kepsux said:

A big part of this is the fact that Japan is still very much a cash culture. People here have credit cards but it is not nearly as widespread as it is in other countries. Without these POS eshop cards very few people would use the downloadable service in Japan, I know I wouldn't.

Sidebar: The cards are sold everywhere, literally in every convienence store. It's really handy.



Gioku said:

I'd buy some of these game-specific cards if they had them in the U.S. I bought one of the generic $35 cards when I downloaded AC:NL... so they're not absolutely necessary.



TruenoGT said:

I was hoping these would lead to some price competition for eShop downloads (i.e. competing with retail), but that hasn't happened yet. I wish the cards were more widely available to encourage this. eShop pricing promotions have become much more frequent than previously, but the disparity between eShop and retail pricing, particularly for 3rd party Wii U games, is staggering.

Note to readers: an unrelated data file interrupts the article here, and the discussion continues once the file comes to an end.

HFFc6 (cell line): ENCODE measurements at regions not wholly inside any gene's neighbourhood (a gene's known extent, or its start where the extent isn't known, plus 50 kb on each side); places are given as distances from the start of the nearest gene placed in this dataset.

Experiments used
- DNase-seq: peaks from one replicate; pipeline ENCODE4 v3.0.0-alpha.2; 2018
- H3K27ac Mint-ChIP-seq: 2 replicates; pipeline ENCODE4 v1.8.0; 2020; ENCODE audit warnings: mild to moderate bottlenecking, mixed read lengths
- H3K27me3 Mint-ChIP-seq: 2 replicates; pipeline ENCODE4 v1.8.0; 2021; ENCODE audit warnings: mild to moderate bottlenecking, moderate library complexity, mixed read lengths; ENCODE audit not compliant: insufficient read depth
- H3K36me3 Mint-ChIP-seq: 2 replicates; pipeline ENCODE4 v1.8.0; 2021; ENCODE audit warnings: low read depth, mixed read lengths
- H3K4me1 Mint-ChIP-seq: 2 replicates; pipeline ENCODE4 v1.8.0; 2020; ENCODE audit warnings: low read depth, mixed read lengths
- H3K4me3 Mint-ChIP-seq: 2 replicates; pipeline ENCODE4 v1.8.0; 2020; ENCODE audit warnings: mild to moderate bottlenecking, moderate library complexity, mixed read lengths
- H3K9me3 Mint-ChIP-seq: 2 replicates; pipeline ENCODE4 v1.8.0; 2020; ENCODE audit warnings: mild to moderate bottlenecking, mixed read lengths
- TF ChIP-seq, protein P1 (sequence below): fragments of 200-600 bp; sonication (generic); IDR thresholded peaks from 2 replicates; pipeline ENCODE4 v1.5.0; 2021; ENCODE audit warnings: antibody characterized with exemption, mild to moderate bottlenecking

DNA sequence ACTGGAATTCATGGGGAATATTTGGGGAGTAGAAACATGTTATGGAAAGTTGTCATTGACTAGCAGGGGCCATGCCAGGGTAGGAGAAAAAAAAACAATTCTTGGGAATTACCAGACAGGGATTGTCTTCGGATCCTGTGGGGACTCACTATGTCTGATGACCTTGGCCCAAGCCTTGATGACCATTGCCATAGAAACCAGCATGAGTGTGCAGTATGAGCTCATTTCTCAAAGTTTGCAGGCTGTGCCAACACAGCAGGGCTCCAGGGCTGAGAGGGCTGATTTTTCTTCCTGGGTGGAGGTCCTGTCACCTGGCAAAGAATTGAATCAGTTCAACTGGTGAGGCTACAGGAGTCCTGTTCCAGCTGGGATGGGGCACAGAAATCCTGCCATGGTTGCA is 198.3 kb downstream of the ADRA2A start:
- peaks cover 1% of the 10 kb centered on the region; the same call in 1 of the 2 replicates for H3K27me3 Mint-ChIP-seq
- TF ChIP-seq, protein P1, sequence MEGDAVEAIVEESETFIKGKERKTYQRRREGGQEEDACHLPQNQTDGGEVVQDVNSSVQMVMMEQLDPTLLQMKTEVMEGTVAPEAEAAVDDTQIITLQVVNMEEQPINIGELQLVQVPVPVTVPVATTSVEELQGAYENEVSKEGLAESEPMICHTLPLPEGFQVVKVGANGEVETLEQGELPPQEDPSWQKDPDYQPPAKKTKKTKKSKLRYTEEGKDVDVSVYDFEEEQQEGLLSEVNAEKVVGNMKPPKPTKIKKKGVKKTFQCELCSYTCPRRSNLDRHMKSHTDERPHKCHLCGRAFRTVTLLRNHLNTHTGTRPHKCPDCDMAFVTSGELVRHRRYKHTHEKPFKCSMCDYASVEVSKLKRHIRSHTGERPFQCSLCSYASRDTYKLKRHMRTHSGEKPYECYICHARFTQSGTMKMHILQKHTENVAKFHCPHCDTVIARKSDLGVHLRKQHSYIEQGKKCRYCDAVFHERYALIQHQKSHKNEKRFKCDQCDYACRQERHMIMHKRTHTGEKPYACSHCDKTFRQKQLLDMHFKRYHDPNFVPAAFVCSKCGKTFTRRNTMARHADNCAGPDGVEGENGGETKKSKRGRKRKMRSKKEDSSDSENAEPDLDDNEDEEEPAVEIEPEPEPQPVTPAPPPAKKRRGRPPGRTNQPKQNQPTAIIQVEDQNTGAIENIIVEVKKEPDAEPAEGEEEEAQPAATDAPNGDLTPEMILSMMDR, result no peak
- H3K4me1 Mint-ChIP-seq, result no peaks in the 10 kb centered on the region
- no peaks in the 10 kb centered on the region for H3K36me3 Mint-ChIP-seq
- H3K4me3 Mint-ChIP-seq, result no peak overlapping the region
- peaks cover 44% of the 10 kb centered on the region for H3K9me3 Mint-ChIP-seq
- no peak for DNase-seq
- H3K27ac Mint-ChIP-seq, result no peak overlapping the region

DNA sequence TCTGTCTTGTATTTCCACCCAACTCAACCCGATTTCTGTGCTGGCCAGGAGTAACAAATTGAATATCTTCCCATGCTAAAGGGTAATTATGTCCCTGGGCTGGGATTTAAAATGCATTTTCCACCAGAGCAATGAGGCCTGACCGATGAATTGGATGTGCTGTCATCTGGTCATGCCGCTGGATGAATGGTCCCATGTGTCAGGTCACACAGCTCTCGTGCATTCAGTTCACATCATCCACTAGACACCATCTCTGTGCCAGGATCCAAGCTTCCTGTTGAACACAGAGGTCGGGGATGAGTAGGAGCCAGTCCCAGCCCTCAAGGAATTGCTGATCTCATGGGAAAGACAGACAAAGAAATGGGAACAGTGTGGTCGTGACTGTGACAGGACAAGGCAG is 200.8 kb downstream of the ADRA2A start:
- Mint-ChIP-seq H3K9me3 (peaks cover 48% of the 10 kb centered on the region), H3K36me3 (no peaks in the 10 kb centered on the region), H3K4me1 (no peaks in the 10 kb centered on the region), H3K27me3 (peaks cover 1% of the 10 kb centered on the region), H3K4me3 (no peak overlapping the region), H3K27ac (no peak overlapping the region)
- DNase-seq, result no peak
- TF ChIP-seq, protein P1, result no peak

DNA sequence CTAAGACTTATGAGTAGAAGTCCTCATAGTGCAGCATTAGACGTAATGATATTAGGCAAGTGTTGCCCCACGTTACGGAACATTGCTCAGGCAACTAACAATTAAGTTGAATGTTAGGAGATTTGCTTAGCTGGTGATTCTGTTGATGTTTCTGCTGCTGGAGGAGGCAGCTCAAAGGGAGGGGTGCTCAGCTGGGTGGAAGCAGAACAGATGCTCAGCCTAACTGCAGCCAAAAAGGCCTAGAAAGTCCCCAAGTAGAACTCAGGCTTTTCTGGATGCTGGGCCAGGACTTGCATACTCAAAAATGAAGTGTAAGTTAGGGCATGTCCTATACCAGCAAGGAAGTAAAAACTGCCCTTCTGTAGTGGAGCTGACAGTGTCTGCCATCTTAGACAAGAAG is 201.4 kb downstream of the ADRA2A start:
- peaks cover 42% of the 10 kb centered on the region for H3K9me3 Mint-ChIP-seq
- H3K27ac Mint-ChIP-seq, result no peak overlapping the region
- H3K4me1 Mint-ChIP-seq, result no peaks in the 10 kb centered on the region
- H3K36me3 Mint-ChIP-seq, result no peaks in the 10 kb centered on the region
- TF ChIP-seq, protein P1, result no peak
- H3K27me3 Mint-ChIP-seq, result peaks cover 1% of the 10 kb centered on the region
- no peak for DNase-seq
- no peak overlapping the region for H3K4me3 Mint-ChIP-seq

Artwark said:

I always buy physical copies of the game instead of digital because it takes long time to download and besides, I just wanna put the game in and start....unless its digital games that are only at digital.



Cinaclov said:

I only download games that I know I'll always want to keep (although that's not so much of an issue now compared to when I was younger with no source of income) and have available to me all the time. As such Animal Crossing is the only full retail title I've downloaded, but that was bought using GAMEs download card system. The £40 Nintendo charges is pretty ridiculous, but the £34 or whatever it was I was able to pay is more manageable. I'd like to see more download cards rolled out over here.



Kaze_Memaryu said: